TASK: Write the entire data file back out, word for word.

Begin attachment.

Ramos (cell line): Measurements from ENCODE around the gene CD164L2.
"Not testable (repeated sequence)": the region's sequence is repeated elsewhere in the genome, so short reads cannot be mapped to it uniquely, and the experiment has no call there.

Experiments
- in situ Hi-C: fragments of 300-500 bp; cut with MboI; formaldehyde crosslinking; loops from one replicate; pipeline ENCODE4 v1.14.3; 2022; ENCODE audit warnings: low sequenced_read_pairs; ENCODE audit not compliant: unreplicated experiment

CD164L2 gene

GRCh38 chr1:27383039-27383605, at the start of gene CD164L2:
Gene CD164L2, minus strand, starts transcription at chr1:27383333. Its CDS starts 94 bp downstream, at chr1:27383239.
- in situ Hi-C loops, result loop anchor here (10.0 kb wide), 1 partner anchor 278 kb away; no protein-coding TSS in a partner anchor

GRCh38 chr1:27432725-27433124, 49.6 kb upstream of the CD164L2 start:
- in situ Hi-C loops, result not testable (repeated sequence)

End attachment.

Ramos (cell line): Measurements from ENCODE around the gene CD164L2.
"Not testable (repeated sequence)": the region's sequence is repeated elsewhere in the genome, so short reads cannot be mapped to it uniquely, and the experiment has no call there.

Experiments
- in situ Hi-C: fragments of 300-500 bp; cut with MboI; formaldehyde crosslinking; loops from one replicate; pipeline ENCODE4 v1.14.3; 2022; ENCODE audit warnings: low sequenced_read_pairs; ENCODE audit not compliant: unreplicated experiment

CD164L2 gene

GRCh38 chr1:27383039-27383605, at the start of gene CD164L2:
Gene CD164L2, minus strand, starts transcription at chr1:27383333. Its CDS starts 94 bp downstream, at chr1:27383239.
- in situ Hi-C loops, result loop anchor here (10.0 kb wide), 1 partner anchor 278 kb away; no protein-coding TSS in a partner anchor

GRCh38 chr1:27432725-27433124, 49.6 kb upstream of the CD164L2 start:
- in situ Hi-C loops, result not testable (repeated sequence)